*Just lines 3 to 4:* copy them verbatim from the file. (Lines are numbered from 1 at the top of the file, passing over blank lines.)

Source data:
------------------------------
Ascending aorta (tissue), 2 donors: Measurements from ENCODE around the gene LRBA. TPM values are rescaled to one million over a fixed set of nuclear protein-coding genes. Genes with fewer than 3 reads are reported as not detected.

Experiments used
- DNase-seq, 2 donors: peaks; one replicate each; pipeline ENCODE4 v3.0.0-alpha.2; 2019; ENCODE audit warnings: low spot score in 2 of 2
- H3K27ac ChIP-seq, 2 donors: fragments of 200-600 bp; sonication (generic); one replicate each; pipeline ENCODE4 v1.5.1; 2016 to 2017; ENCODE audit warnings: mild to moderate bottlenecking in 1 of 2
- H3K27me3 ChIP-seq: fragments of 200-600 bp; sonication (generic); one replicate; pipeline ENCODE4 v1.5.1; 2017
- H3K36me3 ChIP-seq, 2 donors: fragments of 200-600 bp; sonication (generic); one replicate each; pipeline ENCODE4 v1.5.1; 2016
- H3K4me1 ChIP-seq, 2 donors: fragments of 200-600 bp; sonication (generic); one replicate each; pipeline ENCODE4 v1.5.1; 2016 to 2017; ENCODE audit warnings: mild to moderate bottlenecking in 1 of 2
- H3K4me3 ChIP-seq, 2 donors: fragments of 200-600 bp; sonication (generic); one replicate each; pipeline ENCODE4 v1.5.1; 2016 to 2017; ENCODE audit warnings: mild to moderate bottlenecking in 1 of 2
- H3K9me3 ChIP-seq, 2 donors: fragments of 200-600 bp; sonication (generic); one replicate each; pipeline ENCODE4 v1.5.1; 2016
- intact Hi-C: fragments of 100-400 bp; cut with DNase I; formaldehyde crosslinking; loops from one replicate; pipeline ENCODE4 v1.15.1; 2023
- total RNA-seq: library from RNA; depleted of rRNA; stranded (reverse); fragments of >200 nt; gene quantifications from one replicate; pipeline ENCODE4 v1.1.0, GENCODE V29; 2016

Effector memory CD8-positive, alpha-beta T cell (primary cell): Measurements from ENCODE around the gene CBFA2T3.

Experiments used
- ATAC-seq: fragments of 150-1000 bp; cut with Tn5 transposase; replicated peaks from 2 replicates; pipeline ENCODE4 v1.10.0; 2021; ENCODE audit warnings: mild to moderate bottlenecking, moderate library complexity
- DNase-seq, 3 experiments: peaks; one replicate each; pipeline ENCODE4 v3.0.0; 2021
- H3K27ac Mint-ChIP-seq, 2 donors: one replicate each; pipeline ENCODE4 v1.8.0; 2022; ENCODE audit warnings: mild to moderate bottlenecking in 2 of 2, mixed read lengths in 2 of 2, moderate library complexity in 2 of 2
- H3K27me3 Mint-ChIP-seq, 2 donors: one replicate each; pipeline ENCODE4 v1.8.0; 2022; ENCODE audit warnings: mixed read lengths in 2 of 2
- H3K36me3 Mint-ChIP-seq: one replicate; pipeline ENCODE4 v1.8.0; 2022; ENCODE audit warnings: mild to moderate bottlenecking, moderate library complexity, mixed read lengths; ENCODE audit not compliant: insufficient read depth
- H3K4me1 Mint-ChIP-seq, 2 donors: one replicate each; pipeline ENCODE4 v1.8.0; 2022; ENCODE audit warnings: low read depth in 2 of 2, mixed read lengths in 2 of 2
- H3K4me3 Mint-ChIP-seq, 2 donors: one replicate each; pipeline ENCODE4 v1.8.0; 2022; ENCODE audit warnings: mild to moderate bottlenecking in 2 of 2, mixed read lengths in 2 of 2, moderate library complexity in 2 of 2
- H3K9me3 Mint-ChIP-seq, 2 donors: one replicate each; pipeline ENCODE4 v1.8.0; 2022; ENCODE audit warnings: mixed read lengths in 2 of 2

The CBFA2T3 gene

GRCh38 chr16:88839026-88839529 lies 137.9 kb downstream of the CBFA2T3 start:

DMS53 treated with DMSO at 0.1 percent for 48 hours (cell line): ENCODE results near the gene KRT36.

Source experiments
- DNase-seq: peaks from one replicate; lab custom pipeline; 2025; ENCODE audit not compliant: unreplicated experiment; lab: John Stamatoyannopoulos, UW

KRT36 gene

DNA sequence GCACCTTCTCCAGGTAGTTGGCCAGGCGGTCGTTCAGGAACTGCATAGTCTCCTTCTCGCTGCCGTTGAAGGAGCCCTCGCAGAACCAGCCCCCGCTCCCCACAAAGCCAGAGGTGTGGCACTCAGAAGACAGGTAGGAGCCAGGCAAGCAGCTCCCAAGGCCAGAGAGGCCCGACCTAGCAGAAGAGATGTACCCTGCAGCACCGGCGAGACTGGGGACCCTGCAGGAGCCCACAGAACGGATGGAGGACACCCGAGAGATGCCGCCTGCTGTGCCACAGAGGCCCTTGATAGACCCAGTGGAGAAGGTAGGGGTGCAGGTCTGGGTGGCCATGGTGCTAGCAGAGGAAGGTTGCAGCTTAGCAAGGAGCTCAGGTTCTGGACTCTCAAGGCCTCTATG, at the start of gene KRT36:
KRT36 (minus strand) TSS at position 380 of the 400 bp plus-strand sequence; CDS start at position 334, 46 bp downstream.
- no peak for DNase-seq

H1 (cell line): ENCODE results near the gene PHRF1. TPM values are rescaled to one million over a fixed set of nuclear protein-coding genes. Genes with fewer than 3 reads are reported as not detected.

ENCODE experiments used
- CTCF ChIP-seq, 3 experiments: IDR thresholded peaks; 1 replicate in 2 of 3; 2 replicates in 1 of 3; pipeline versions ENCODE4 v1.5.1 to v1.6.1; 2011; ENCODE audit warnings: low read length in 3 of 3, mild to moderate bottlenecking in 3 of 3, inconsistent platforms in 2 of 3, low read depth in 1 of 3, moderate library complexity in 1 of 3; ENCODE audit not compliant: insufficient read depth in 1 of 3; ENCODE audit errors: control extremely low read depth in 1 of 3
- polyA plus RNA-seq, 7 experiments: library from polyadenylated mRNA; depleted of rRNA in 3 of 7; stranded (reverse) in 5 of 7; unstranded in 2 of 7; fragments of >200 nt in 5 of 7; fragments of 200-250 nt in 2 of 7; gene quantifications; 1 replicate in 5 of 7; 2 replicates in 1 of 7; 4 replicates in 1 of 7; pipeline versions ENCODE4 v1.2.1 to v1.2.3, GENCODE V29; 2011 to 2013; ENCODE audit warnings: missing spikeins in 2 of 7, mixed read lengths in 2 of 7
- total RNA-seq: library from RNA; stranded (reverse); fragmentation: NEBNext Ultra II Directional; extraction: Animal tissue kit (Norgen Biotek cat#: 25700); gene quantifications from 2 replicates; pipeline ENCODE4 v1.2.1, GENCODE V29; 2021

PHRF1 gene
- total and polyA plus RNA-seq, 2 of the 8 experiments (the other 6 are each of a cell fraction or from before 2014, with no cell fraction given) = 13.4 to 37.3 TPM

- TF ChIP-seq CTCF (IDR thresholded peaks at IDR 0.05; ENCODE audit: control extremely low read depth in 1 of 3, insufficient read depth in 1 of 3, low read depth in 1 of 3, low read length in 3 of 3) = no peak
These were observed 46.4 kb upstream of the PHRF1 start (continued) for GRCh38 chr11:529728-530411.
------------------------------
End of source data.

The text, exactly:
- DNase-seq, 2 donors: peaks; one replicate each; pipeline ENCODE4 v3.0.0-alpha.2; 2019; ENCODE audit warnings: low spot score in 2 of 2
- H3K27ac ChIP-seq, 2 donors: fragments of 200-600 bp; sonication (generic); one replicate each; pipeline ENCODE4 v1.5.1; 2016 to 2017; ENCODE audit warnings: mild to moderate bottlenecking in 1 of 2